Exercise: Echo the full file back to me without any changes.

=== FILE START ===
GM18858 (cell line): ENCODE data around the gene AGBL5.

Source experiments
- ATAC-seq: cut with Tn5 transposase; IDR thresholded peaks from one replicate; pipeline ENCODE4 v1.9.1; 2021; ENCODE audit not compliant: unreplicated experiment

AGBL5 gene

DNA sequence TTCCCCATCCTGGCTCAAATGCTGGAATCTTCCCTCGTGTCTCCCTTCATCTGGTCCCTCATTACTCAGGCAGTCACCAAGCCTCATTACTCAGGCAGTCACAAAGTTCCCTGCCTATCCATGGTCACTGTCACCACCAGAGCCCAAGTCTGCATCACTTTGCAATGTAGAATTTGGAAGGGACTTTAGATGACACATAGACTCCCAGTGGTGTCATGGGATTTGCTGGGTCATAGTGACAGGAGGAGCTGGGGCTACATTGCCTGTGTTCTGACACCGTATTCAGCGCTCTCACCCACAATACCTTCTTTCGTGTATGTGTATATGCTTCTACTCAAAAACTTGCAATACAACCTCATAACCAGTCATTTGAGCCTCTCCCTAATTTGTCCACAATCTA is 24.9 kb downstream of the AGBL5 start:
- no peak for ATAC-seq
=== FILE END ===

GM18858 (cell line): ENCODE data around the gene AGBL5.

Source experiments
- ATAC-seq: cut with Tn5 transposase; IDR thresholded peaks from one replicate; pipeline ENCODE4 v1.9.1; 2021; ENCODE audit not compliant: unreplicated experiment

AGBL5 gene

DNA sequence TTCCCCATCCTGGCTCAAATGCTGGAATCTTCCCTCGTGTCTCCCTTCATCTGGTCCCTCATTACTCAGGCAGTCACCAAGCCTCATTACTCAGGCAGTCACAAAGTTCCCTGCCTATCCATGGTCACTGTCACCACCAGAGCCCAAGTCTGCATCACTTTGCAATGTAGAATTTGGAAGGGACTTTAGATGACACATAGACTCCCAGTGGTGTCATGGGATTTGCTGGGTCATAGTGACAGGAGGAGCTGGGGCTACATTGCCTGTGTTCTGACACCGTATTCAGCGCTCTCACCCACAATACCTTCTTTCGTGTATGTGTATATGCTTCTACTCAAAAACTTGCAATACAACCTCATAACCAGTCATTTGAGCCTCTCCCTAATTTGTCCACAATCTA is 24.9 kb downstream of the AGBL5 start:
- no peak for ATAC-seq